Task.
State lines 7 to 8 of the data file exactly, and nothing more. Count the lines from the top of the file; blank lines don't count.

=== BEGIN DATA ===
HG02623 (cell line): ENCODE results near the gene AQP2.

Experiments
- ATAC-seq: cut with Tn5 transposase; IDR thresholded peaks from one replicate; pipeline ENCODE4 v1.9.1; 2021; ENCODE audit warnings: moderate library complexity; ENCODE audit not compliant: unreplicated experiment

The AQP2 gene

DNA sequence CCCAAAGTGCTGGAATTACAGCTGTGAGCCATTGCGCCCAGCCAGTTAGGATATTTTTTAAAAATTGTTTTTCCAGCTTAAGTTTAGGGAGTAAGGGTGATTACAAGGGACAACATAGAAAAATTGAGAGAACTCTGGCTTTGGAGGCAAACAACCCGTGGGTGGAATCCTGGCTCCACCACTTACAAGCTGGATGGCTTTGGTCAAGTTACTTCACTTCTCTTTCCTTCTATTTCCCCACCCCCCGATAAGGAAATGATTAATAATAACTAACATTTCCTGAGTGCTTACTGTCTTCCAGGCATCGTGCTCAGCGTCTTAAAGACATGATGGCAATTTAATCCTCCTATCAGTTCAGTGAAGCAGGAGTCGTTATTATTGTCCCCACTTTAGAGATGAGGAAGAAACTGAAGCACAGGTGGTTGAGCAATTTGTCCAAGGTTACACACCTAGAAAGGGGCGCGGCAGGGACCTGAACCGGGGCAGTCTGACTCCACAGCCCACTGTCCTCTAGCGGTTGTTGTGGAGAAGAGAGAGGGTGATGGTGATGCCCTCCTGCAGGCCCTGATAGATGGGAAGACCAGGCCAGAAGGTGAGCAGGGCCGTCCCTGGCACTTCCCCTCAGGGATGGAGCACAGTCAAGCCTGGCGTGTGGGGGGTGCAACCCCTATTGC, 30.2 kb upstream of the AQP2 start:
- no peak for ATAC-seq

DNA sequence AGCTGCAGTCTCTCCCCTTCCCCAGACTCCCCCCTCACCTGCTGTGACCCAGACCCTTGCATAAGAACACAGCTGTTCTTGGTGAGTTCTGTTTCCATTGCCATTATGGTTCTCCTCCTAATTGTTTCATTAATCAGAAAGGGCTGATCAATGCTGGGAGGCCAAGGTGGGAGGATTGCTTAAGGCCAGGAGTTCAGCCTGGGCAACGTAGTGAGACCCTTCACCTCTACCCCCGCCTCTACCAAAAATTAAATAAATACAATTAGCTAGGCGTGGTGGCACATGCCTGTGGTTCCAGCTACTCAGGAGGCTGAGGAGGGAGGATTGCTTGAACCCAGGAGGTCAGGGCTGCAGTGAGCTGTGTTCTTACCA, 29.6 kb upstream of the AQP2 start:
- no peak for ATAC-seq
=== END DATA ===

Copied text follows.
DNA sequence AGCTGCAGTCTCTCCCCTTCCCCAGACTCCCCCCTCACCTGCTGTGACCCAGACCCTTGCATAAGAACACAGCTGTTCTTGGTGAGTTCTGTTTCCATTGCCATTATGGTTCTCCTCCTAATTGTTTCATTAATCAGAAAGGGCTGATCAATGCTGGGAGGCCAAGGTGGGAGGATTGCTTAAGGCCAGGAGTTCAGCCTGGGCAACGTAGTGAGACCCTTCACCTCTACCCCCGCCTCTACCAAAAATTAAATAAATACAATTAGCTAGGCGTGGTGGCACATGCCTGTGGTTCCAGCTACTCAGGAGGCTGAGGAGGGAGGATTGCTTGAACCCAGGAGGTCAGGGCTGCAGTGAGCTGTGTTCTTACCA, 29.6 kb upstream of the AQP2 start:
- no peak for ATAC-seq